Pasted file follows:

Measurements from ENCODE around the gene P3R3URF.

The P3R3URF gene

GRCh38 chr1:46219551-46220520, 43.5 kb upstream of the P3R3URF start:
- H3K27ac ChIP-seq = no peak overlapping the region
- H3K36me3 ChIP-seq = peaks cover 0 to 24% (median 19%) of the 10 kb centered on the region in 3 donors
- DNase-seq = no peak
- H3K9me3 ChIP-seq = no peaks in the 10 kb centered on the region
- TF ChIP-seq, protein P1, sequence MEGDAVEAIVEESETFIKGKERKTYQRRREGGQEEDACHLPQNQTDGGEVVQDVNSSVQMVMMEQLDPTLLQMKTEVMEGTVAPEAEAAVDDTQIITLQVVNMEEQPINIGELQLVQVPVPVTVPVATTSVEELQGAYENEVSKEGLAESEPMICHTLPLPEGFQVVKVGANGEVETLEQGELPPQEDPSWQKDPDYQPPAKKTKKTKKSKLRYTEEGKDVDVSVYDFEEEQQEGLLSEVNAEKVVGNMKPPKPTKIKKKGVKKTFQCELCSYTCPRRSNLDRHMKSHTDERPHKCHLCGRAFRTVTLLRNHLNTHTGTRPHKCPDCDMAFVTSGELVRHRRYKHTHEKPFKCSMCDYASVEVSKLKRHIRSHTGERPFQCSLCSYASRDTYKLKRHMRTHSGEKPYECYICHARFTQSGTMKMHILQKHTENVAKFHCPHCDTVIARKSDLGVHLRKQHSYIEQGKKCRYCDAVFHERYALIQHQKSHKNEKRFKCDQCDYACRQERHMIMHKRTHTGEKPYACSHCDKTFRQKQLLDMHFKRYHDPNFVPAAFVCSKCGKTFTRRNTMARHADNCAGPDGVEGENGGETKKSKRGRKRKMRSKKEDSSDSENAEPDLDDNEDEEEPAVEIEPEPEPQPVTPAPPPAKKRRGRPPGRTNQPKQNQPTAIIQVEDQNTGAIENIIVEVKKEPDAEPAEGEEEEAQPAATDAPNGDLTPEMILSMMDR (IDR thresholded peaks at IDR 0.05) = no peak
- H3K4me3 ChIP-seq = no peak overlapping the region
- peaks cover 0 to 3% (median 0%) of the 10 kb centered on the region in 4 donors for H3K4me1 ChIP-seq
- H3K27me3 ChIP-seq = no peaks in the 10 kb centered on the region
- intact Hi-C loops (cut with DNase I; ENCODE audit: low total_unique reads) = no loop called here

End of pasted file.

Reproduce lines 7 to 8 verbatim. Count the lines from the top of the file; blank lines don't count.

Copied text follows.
- H3K9me3 ChIP-seq = no peaks in the 10 kb centered on the region
- TF ChIP-seq, protein P1, sequence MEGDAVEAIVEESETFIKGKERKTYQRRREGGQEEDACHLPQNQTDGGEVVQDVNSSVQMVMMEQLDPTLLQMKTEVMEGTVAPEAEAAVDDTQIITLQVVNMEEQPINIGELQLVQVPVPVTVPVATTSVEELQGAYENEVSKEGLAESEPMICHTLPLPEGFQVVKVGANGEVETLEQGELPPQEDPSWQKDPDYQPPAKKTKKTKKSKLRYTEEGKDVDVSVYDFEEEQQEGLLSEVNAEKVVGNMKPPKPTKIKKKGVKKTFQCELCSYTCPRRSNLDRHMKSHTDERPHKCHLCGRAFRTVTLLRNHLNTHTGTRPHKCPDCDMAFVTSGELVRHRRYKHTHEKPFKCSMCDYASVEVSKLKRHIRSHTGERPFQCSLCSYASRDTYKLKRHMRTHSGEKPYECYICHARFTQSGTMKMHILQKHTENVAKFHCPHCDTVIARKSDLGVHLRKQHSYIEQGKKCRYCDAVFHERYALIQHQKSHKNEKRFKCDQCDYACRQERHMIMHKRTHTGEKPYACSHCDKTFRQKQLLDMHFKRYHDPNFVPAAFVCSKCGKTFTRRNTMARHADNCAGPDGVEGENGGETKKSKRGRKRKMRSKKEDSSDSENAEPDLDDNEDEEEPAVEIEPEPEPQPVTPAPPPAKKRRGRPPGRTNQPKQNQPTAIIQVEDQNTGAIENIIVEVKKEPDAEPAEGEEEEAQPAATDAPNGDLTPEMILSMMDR (IDR thresholded peaks at IDR 0.05) = no peak